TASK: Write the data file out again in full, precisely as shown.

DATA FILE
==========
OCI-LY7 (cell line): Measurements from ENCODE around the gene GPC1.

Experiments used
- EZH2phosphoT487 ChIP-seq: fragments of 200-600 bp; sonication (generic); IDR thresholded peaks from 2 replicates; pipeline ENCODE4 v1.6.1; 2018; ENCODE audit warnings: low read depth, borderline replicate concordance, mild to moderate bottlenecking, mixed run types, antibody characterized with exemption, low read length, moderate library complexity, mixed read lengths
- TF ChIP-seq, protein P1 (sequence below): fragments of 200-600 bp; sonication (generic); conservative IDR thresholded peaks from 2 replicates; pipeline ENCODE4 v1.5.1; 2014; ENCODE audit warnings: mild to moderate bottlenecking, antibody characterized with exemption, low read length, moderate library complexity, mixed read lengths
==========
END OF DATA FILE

OCI-LY7 (cell line): Measurements from ENCODE around the gene GPC1.

Experiments used
- EZH2phosphoT487 ChIP-seq: fragments of 200-600 bp; sonication (generic); IDR thresholded peaks from 2 replicates; pipeline ENCODE4 v1.6.1; 2018; ENCODE audit warnings: low read depth, borderline replicate concordance, mild to moderate bottlenecking, mixed run types, antibody characterized with exemption, low read length, moderate library complexity, mixed read lengths
- TF ChIP-seq, protein P1 (sequence below): fragments of 200-600 bp; sonication (generic); conservative IDR thresholded peaks from 2 replicates; pipeline ENCODE4 v1.5.1; 2014; ENCODE audit warnings: mild to moderate bottlenecking, antibody characterized with exemption, low read length, moderate library complexity, mixed read lengths